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Which explains nicely why tax "loopholes" are much better at achieving the desired result than tax "breaks."

In the former, the tax burden is reduced in exchange for specific actions by the taxpayer. For example you give AT&T the option to file for a reduction in their taxes in proportion to their investment in new fiber, or in proportion to the number of "hard hat" jobs they create. In the latter, you simply cut their taxes and take their word for it that the result will achieve your policy goals because they said it might.

The over arching message, that cutting taxes as a way of putting more money into the working man's hands, is false on its face remains true. Even the folks who invented trickle down economics say that.[1]

[1] https://www.washingtonpost.com/news/posteverything/wp/2017/0...




I think that's true. But the purpose of the 1996 deregulation was not to have companies build fiber specifically. The goal was to increase private investment in telecom generally. In that regard, deregulation was wildly successful. (It should also be noted that telecom deregulation was part of an overall long-term strategy of deregulation that included airline, trucking, freight, energy, etc., deregulation, all of which are widely regarded as successful. So successful that European countries pretty much uniformly followed suit. While there are differences here and there, European telecom, energy, etc., markets look a lot like the American ones, and quite different than what those markets looked like in Europe or the U.S. before.)


Oh absolutely, and one of my biggest customers in 1999 was one of those "private phone companies" that was made possible by deregulation. They also allowed me to experience having a customer file for Chapter 7 in the bankruptcy code :-).

But the article that is linked, and which we are commenting on, was specifically calling out AT&T which lobbied strongly for the 2018 Trump "tax cuts" which cut corporate taxes specifically. AT&T argued in favor suggesting that the money they saved in taxes they would invest in building out their fiber and creating "hard hat jobs". The union argues this never happened.

I doubt anyone here was surprised that corporations, receiving a large chunk of cash to the bottom line with a reduced tax burden, did not turn around and dole that out into either infrastructure development nor worker salaries. Rather, it has largely been used to pay one time bonuses to executives or returned through dividend to investors, or just sat upon as these companies are all too willing to do.

I was pointing out that giving someone money and suggesting uses for it that you would like, is less successful than holding on to the money and giving it to them after they show they have done something you would like and then "rewarding" them for that.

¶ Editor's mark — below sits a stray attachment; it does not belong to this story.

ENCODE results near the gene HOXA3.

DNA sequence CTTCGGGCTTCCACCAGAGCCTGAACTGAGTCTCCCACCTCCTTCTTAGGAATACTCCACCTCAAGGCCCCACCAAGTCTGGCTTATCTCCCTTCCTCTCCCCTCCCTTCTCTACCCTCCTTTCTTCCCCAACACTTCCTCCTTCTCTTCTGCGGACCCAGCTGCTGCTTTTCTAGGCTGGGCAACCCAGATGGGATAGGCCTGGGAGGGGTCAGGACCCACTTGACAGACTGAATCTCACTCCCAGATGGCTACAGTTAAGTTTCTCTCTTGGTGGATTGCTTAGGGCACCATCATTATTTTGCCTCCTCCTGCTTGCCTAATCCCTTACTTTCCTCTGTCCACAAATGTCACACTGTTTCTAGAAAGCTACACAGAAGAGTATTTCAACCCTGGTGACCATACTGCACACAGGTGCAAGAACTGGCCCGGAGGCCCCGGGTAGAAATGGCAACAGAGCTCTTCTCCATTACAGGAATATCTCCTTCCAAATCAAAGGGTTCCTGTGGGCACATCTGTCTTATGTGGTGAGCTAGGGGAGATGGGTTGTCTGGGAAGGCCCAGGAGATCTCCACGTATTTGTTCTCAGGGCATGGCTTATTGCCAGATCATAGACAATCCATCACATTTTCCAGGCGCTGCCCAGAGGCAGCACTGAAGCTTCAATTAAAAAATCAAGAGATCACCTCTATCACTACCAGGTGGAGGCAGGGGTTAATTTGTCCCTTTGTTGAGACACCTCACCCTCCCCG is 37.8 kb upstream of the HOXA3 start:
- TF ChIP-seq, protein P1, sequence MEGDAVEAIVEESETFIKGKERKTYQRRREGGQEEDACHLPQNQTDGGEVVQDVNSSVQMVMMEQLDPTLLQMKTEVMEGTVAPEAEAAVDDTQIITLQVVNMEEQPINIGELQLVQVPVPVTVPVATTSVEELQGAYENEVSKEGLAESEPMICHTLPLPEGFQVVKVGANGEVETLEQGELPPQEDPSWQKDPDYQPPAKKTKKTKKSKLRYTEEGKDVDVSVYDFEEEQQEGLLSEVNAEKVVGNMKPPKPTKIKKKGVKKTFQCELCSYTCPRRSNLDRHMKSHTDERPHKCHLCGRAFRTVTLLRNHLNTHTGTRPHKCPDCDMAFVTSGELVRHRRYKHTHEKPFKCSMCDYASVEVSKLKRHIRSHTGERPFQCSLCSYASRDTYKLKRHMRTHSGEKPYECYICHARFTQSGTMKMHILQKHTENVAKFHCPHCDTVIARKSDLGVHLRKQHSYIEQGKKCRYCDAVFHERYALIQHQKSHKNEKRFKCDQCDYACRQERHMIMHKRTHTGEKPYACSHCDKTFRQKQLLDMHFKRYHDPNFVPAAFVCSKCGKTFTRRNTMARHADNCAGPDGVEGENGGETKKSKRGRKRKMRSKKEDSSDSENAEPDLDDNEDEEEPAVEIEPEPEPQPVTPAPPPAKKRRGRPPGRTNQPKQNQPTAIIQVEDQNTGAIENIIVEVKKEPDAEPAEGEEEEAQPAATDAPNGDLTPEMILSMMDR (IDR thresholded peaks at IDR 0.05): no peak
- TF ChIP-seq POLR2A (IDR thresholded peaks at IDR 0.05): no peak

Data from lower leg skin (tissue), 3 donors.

For example, adding a corporate tax that would add 1% to the corporations general obligation for each multiple of 100 difference in pay between the executive staff and the non-executive staff, would "reward" them for more equal pay and penalize them for less equal pay.


Deregulation itself wasn't successful. Rather it was only the first step of forced unbundling that spurred investment.

The second step was then removing the restrictions on the public networks after they'd been privatized - national telcom policy being redeclared such that "competition" between incumbent phone and incumbent cable was good enough. The CLECs all but disappeared.

Twenty years ago, basic phone service from Verizon was $15/mo. Now it's $75. The only success is for the investors that successfully looted the public networks.

Competition with Comcast only came to town when the municipal electric company decided to build out fiber. When the only source of competition is the local de jure government, one is hard pressed to claim that is a functional market.


> Twenty years ago, basic phone service from Verizon was $15/mo. Now it's $75. The only success is for the investors that successfully looted the public networks.

Pre-deregulation, local telephone service was artificially cheap because carriers were required to cross-subsidize it from long-distance charges. So the price of phone service 20 years ago was never really something that was economically feasible standing alone. Moreover, as copper subscribers are dwindling, the per-subscriber cost of maintaining the whole network is rapidly increasing.

Standalone copper phone service, makes no economic sense. When a storm knocks down a telephone line, the truck roll costs the same whether you're delivering $15/month phone service or $150/month triple play. (And these aren't gig-economy workers doing that repair--the average Verizon union employee receives $130,000 in wages and benefits: https://www.nytimes.com/2016/04/14/business/verizon-workers-...) The cost of the truck roll, moreover, is now amortized over far fewer paying subscribers in the neighborhood, versus back when everyone subscribed to copper landline service.